Charlotte Brontë artefacts to star in Morgan Library exhibition
New York's Morgan Library is set to host a major exhibition celebrating the 200th anniversary of the birth of Charlotte Brontë.
'Charlotte Brontë: An Independent Will' will explore her life and career, from her first position as a governess in Yorkshire to her role as a celebrated author and society figure in London.
"The unifying theme of the exhibition is Brontë’s own independent will, the ambitious steps she took to attain creative success and the bold stance she took as a woman writing under a male pseudonym," said Christine Nelson, the Morgan’s curator of literary and historical manuscripts, to the New York Times.
The exhibition will feature hand-written literary manuscripts, intimate letters and rare printed books from the Morgan Library's own collection, along with personal artefacts, drawings and photographs loaned from the Brontë Parsonage Museum in Haworth.
Amongst the star attractions will be a portion of Brontë’s original manuscript for her 1847 novel Jane Eyre. On loan from the collection of the British Library, the manuscript will be exhibited in North America for the very first time, displayed open to the famous passage in which Jane tells Rochester "I am no bird; and no net ensnares me: I am a free human being with an independent will; which I now exert to leave you."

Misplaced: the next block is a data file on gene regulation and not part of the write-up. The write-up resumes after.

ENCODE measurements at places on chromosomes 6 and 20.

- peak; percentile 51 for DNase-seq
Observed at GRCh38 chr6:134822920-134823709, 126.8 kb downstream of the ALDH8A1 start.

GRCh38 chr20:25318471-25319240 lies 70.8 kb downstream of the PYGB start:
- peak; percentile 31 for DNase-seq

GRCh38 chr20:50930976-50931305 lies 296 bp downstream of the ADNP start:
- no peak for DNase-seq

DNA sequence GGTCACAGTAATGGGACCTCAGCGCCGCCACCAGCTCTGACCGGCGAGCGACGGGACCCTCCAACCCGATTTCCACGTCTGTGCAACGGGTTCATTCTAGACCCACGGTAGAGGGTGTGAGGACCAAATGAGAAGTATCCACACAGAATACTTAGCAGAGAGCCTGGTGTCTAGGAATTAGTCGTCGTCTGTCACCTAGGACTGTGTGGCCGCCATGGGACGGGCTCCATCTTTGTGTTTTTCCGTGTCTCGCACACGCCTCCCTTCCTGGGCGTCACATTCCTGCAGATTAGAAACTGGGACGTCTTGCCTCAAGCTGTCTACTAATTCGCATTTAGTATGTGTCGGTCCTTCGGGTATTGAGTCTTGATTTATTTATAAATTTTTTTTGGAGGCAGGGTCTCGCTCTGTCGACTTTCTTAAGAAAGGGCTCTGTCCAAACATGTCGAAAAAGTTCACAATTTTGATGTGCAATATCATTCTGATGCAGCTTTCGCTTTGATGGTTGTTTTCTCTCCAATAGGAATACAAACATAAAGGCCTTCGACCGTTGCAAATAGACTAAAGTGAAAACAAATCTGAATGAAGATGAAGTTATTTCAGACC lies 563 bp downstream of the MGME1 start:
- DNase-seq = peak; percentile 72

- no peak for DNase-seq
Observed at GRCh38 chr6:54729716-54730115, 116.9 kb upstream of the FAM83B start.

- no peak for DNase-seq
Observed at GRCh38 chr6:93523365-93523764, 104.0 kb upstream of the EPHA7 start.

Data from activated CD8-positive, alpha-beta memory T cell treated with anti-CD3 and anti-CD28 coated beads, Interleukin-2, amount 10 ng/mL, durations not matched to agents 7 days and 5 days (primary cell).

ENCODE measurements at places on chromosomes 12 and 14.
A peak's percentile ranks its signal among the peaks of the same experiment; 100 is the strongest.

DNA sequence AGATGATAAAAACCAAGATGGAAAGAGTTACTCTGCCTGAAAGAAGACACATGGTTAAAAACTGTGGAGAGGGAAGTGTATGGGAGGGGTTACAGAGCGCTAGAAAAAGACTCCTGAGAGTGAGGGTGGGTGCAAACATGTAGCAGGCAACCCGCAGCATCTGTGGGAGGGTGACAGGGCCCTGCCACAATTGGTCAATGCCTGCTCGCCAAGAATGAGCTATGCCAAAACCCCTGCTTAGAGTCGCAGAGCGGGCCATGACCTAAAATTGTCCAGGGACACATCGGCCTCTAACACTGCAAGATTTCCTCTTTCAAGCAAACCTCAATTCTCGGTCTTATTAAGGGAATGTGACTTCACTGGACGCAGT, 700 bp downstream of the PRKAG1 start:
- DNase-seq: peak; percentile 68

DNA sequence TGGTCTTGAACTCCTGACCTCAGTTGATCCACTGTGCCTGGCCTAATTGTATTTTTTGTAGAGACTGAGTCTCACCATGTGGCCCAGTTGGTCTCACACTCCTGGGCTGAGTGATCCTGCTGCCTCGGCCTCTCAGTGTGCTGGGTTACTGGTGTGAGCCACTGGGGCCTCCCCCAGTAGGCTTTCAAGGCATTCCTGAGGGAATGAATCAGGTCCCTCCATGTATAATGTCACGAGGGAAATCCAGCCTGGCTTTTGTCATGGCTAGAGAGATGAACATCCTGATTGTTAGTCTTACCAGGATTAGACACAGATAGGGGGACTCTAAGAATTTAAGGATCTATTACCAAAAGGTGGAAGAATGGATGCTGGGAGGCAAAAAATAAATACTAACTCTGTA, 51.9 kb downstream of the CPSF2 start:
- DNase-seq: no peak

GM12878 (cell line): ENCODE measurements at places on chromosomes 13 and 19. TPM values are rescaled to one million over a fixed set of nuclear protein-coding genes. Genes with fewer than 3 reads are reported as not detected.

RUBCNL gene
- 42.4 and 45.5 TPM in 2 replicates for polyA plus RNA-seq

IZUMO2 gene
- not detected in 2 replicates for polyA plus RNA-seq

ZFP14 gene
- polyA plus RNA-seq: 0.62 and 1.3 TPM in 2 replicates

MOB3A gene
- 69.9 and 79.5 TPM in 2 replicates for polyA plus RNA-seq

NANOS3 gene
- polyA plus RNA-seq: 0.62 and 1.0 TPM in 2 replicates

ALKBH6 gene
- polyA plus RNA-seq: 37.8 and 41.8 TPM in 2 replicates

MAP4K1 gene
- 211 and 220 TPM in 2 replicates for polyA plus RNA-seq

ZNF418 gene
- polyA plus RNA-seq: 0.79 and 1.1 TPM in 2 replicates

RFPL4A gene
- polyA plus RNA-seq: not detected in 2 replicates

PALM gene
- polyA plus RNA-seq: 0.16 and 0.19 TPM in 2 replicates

Further treasures on display will include Brontë’s earliest surviving childhood manuscript, written in miniature to resemble a tiny periodical magazine; her portable writing desk and paint box; one of her dresses, and a pair of her ankle boots.
Charlotte Brontë: An Independent Will opens at The Morgan Library & Museum on September 9, 2016, and runs until January 2, 2017.
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